Hi, compsci undergrad. See that AI robot over there? It's your advisor

University of Michigan, Big Blue in $4.5m cognitive collaboration

IBM and the University of Michigan have launched a $4.5m project to replace some human roles in education by developing a cognitive system to function as an academic adviser for undergraduate compscis and engineers.

Dubbed Project Sapphire, the collaboration will see eight computer science and engineering faculty members, along with graduate students and post-doctoral researchers from the university's Artificial Intelligence Lab, work alongside Big Blue's boffins to get a system up and running "within the next few years".

The system is unlikely to immediately make human educational professionals redundant, but will "allow researchers to explore how smart machines interact with people in goal-driven dialogues".

"Human-to-machine interactions, similar to human-to-human conversations, are rarely confined to one question and one answer," said David Nahamoo, IBM fellow and chief technologist for conversational systems, IBM Watson.

Nahamoo added: "They involve multiple turns of a conversation with responses that can be imprecise and unclear, making it difficult to simulate the human experience."

The team will be acquiring and annotating "large volumes of approved recorded human-to-human conversations between undergraduates and their advisers on topics such as course selection, career advice, extracurricular recommendations and homework resources".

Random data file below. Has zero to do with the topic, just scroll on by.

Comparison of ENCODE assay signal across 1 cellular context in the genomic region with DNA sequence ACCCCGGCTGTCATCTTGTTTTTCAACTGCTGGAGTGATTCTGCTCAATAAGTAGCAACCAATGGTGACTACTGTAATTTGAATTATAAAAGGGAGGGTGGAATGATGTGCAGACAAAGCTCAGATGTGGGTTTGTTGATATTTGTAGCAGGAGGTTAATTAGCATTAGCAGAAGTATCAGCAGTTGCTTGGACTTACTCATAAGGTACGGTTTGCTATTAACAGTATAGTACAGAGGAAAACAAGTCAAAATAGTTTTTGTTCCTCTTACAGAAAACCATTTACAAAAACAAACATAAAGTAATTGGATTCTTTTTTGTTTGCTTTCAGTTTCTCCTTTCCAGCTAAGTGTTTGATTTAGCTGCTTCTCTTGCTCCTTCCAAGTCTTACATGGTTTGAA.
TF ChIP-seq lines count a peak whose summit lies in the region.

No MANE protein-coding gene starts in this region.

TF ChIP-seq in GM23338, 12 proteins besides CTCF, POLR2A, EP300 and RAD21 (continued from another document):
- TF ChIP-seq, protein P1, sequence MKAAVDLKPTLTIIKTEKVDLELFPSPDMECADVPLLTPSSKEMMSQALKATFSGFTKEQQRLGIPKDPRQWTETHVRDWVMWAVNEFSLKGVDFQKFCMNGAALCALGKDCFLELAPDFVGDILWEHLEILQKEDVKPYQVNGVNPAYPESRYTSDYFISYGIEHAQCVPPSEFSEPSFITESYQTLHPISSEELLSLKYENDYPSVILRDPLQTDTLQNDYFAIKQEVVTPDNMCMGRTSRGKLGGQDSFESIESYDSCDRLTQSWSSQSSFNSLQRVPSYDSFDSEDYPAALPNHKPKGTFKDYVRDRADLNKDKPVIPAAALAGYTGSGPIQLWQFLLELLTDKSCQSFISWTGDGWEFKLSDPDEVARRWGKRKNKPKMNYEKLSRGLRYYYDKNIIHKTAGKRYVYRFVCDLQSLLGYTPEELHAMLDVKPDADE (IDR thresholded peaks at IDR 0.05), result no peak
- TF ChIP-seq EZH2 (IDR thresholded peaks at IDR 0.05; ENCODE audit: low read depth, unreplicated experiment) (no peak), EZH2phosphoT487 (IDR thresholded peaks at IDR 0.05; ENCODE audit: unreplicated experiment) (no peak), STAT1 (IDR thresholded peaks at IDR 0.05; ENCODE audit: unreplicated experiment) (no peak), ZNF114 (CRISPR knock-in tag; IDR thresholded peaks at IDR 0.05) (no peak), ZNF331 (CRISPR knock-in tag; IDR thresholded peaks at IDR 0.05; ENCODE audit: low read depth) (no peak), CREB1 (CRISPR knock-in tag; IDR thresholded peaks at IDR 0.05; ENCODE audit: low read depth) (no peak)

These conversations will be used to train the system how to respond to forlorn hungover youngsters students, and help it "ultimately learn how to automatically navigate and successfully reply in conversations with those using the system".

Emily Mower Provost, an assistant professor of computer science and engineering at the university, will be involved. Provost's research into emotional expression and perception will contribute to Project Sapphire's ability to recognise when students need pastoral human support, even when this is not explicitly requested.

An IBM statement claimed that the AI professor "isn't meant to replace human professionals who guide students along the academic and emotional journey that is college." Instead, "once it's developed, students can choose to talk to it for simple or routine questions, or to complement a meeting with a person".

"What we are building has the potential to revolutionise how we interact with our computers and other devices such as our cars and our appliances," said Satinder Singh Baveja, professor of computer science and engineering and director of the uni's AI Lab.

"These conversational systems become cognitive advisers that can assist us in a variety of personal, professional and enterprise tasks, such as advising for personal finance, helping employees in scheduling meetings and travel arrangement, and providing technical support to customers of an enterprise," he added.

In the meantime, students might just have to settle for a quick chat with the vicar. ®

Sponsored: Minds Mastering Machines - Call for papers now open

Biting the hand that feeds IT © 1998–2018